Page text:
Black History in the Philadelphia Landscape: Deep Roots, Continuing Legacy (Paperback)

Black History in the Philadelphia Landscape: Deep Roots, Continuing Legacy By Amy Jane Cohen, Wendell E. Pritchett (Foreword by) Cover Image
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Black Philadelphians have shaped Philadelphia history since colonial times. In Black History in the Philadelphia Landscape, Amy Cohen recounts notable aspects of the Black experience in Philadelphia from the late 1600s to the 1960s and how this history is marked in the contemporary city. She charts Charles Blockson’s efforts to commemorate the Pennsylvania slave trade with a historical marker and highlights Richard Allen, who founded Mother Bethel A.M.E. Church.

Cohen also describes the path to erecting a statue of civil rights activist Octavius Catto at Philadelphia’s City Hall and profiles international celebrities Marian Anderson and Paul Robeson who are honored in the city. At the end of each chapter, she includes suggestions to continue readers’ exploration of this important cultural heritage.

Showing how increased attention to the role of African Americans in local and national history has resulted in numerous, sometimes controversial, alterations to the landscape, Cohen guides readers to Black history’s significance and its connections with today’s spotlight on racial justice.

About the Author

Amy Cohen is an educator, historian, and writer. After twenty years teaching social studies, she became Director of Education for History Making Productions and is a contributing writer for Hidden City Philadelphia. Visit her online at

Praise For…

“In Amy Cohen’s able hands, the history of Philadelphia is Black history, from the enslaved laborers who built the eighteenth-century city and the Black abolitionists who fought to end slavery to the activists who led the city’s civil rights and Black Power movements. As if that were not enough, Cohen also highlights the vital contributions of Philadelphia’s public historians, whose advocacy for historical markers and memorials has inscribed Black history into the city’s built environment. Black History in the Philadelphia Landscape is essential reading for all who value honest and unapologetic assessments of the nation’s past.”Matthew J. Countryman, Associate Professor of African American and African Studies and History at the University of Michigan, and author of Up South: Civil Rights and Black Power in Philadelphia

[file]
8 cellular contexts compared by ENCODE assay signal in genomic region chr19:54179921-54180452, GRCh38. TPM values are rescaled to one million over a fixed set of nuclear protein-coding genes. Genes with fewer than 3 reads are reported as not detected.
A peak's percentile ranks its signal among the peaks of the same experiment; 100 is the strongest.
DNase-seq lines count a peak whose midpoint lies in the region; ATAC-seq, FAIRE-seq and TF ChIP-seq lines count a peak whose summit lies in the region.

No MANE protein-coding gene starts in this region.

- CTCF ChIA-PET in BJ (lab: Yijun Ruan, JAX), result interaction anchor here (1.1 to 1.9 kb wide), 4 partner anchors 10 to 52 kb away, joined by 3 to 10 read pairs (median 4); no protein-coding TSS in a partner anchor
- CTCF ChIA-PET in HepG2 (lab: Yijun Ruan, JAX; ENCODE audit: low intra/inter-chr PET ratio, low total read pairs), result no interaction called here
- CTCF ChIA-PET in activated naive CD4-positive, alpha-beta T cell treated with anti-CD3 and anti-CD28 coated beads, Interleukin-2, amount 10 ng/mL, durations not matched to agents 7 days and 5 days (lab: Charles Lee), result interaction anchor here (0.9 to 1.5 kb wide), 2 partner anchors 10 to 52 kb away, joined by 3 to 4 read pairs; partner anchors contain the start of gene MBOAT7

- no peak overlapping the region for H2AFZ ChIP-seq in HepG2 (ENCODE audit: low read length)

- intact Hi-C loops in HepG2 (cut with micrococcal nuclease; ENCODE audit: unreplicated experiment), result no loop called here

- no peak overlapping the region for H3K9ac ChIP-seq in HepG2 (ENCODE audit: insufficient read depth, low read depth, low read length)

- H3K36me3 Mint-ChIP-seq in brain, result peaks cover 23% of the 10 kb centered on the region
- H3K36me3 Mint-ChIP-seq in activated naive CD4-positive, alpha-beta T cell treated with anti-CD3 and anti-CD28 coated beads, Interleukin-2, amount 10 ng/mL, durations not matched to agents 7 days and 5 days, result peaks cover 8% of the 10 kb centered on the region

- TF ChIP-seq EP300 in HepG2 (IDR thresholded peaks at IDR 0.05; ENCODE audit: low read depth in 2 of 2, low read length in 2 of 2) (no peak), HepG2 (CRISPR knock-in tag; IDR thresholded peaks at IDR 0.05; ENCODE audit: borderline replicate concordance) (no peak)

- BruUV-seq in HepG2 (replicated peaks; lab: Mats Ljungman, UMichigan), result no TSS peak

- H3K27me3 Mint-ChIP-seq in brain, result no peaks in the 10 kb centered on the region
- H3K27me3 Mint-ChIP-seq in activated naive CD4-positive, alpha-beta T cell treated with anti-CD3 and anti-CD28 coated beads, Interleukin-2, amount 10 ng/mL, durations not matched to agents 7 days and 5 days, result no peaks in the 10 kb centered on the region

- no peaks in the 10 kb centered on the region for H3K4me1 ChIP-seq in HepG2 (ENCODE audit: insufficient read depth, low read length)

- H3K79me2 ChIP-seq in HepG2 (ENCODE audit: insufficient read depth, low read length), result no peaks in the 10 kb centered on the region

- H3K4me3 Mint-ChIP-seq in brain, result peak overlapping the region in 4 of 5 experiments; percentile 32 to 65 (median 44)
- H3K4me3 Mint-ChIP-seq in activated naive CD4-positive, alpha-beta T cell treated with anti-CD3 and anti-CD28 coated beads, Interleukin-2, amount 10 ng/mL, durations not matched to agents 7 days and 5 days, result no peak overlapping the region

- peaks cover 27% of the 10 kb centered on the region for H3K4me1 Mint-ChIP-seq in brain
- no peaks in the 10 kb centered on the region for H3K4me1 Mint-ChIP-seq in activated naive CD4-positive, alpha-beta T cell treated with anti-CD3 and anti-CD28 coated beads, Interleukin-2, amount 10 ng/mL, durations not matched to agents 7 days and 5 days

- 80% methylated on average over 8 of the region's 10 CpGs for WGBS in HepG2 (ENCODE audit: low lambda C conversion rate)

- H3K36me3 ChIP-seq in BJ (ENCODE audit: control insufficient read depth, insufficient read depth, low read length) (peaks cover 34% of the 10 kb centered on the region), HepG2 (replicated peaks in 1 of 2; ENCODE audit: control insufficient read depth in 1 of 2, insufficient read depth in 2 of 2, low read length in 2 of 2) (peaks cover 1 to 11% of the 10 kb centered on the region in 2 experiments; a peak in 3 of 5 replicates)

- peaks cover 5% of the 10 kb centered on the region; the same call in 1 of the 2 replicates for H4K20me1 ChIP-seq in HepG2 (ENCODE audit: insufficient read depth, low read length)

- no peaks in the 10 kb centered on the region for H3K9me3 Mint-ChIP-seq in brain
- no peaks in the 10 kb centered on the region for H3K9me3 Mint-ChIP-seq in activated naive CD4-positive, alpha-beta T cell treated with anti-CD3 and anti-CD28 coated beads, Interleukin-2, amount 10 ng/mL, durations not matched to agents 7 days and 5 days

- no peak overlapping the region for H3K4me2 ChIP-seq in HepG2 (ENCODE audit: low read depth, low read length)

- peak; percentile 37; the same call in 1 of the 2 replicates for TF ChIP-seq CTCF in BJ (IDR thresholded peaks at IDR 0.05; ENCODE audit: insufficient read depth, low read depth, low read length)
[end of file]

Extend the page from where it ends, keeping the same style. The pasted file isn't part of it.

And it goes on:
“A polyvocal collection of hidden histories beaming a black light on spectacular intersectional lives who have made Philadelphia, this book helps unmute lost legacies of its public spaces and rethink stories of cityhood. Cohen offers an actionable Black atlas for navigating the nation’s most historic city—whether as a student, a visitor, or an everyday resident. Moreover, packaging this pluriverse of global Black history made locally provides an urgent model for practicing love of place by expanding who embodies the ‘echoes of heritage’ in America. The window is now wider for inviting more colorful, just futures.”Matthew Jordan-Miller Kenyatta, Lecturer in the Department of City and Regional Planning at the University of Pennsylvania, and contributor to The Black Geographic: Praxis, Resistance, Futurity
Product Details
ISBN: 9781439923658
ISBN-10: 1439923655
Publisher: Temple University Press
Publication Date: February 2nd, 2024
Pages: 208
Language: English